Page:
The main reason why second price auctions are so 'famous' is its simplicity. By simplicity I mean that to predict behavior (bidding) in this class of auctions is relatively easy. The revenue equivalence theorem is another reason, since under some assumptions (mainly bidders' risk neutrality), the auctioneer expects the same revenue with a 2dn price auction or 1st price one (in fact, any auction whose rules assign the item to the bidder with the highest valuation and leaves a zero payoff to the bidder with the lowest. You should keep in mind that the comparison is made in ex-ante rather than ex-post terms.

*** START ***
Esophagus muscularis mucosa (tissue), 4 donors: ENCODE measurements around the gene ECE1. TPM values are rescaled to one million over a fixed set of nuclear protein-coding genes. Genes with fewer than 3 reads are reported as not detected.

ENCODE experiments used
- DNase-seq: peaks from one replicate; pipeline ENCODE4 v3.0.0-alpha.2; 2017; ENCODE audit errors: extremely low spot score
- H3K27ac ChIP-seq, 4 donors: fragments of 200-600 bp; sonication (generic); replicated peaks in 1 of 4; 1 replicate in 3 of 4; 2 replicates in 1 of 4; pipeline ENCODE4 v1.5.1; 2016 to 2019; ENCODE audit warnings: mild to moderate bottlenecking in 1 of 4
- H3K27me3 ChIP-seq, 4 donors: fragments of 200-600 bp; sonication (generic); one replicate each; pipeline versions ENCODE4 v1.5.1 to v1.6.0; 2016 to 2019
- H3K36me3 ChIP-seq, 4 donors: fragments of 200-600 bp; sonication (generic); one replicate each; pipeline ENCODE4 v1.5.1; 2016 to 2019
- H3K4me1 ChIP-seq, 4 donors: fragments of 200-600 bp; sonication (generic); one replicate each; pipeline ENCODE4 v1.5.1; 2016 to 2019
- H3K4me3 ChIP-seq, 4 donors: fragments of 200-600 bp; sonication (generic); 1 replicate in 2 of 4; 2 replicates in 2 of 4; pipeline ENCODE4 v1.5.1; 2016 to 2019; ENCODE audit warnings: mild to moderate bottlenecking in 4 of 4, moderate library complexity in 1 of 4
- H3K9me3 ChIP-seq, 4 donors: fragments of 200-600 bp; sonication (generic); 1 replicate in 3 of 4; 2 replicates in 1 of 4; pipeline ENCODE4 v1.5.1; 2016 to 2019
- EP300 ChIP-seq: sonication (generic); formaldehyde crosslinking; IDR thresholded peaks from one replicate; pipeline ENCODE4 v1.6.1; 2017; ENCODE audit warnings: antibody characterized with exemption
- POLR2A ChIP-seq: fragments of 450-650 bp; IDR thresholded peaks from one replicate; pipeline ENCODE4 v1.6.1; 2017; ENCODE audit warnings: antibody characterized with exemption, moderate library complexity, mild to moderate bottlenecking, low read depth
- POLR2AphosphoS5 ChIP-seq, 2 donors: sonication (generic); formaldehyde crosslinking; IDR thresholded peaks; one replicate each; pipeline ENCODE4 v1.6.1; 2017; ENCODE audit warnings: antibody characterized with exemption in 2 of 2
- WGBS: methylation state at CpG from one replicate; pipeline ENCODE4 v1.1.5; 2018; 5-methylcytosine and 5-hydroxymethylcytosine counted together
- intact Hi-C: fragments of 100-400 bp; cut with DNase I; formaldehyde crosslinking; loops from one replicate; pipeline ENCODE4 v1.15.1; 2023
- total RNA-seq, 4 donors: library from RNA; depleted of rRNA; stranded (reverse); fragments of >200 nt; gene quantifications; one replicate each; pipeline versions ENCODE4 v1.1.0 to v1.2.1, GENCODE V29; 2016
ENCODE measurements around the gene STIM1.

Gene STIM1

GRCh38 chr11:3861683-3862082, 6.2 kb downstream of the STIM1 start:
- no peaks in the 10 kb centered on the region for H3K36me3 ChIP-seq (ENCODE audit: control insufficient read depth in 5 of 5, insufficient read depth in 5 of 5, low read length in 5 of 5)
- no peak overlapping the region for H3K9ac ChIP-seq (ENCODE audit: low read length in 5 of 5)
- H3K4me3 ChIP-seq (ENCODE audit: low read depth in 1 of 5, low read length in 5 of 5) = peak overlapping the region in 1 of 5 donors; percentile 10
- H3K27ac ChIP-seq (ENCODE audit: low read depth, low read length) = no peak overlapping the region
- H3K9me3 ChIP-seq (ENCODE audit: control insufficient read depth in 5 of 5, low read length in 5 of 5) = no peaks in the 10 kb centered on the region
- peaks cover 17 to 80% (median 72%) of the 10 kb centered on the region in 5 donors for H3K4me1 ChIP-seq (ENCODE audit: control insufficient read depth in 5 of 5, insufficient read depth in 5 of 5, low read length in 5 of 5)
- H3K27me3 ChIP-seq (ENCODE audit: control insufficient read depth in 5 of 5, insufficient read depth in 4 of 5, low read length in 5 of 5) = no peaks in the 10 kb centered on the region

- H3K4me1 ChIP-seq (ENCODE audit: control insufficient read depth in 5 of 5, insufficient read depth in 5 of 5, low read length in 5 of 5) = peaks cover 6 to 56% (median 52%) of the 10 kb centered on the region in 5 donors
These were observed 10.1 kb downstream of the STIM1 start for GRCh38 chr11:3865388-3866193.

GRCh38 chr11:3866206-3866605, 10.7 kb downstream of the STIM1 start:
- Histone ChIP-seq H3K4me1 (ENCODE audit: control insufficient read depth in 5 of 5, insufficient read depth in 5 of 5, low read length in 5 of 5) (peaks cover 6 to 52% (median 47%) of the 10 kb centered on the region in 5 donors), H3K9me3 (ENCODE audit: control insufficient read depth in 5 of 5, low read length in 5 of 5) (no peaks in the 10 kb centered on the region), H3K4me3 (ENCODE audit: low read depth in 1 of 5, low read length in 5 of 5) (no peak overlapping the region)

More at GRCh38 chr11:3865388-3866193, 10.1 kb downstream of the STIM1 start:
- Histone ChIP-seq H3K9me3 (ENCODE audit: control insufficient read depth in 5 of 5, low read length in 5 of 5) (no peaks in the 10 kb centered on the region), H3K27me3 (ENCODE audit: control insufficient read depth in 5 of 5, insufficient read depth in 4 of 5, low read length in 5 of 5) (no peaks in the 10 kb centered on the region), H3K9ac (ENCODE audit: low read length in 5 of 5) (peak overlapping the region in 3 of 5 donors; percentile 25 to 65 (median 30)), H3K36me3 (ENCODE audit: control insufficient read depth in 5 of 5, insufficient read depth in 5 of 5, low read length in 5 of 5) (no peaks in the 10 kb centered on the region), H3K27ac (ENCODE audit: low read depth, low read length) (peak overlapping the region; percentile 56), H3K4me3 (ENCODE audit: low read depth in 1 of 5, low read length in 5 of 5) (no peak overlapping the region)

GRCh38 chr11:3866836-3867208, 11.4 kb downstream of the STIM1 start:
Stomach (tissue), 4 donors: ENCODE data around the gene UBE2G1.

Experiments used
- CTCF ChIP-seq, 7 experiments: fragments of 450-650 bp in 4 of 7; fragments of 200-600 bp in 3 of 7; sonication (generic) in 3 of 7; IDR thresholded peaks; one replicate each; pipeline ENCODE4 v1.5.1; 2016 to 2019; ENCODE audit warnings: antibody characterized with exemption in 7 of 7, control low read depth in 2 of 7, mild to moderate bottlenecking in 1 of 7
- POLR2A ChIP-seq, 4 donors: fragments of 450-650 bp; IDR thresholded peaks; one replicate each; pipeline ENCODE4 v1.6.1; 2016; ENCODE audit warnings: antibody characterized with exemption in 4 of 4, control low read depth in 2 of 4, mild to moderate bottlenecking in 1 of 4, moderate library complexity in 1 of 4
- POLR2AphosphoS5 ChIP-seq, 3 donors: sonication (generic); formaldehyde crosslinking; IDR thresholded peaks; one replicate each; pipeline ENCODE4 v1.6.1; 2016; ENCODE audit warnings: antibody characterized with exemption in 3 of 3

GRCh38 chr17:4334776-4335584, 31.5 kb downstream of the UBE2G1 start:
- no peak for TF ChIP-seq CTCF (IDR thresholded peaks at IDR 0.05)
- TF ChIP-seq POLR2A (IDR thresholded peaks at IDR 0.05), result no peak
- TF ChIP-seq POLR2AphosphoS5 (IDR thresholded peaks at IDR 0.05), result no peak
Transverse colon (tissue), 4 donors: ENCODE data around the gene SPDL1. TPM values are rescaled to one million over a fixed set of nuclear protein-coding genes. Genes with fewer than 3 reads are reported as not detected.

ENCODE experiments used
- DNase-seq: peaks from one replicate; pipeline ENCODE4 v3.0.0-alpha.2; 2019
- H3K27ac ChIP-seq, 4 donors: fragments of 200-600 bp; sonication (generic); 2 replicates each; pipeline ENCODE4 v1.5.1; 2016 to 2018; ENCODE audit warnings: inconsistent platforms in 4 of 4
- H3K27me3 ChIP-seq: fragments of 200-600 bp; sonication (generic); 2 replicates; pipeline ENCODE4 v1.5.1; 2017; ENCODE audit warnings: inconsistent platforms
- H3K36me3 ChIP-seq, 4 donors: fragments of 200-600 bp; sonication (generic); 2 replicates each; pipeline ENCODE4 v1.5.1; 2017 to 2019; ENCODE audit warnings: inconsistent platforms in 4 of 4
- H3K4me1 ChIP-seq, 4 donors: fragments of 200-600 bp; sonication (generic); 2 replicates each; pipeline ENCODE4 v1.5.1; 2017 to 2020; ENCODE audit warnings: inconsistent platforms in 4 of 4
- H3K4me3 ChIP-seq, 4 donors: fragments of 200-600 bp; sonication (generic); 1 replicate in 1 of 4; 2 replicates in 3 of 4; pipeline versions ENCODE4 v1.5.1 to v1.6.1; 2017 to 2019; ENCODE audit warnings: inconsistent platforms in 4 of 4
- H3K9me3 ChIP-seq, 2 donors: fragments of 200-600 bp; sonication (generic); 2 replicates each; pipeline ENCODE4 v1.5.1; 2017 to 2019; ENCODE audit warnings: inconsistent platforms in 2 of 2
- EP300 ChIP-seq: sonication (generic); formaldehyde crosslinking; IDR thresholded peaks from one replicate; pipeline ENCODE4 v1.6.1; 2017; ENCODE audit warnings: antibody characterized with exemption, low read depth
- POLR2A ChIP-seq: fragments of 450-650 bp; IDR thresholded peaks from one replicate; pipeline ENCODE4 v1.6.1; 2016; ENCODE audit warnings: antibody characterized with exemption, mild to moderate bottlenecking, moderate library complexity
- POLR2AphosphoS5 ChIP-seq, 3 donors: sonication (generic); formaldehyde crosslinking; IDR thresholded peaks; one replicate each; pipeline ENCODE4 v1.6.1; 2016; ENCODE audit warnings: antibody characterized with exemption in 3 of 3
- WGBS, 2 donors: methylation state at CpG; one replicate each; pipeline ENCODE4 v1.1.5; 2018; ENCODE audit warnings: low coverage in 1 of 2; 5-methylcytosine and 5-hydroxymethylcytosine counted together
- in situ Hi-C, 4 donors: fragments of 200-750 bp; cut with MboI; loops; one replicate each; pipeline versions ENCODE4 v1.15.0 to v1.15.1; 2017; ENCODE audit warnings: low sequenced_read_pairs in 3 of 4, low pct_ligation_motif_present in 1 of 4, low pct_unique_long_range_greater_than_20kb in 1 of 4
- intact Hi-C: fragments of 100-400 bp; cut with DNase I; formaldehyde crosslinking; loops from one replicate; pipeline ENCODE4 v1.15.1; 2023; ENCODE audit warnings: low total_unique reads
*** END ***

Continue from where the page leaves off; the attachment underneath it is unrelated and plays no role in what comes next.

Coming to your particular example, you may not be able to get $15. Suppose that instead of running a 2nd price auction, you run a 1st price (i.e., you pay what you bid in case you win). As a bidder, you have to choose your bid without knowing what bids your competitors submit. Suppose you are the bidder with the highest valuation. If you bid 15 and you expect everybody else to bid their valuations, then you expect a payoff of zero since you win but you pay your valuation. Thus, you incentives to bid a little bit lower than 15 (say 14) because you would still win the auction (everybody else is supposed to bid her valuation), but now you get a strictly positive payoff (1=15-14). But this implies that you cannot have an equilibrium in which everybody is truthful (i.e., bids her true valuation), which means that you as an auctioneer should expect a price that is never equal to 15. This is due to the trade off faced by bidders between a higher probability of winning and a lower payoff conditional on winning. Given this, the revenue equivalence theorem ensures that in expected terms, you as an auctioneer can do as well using a 2nd as using a 1st price auction, with the advantage that the 2nd price auction is much more easy to analyze form a strategic point of view.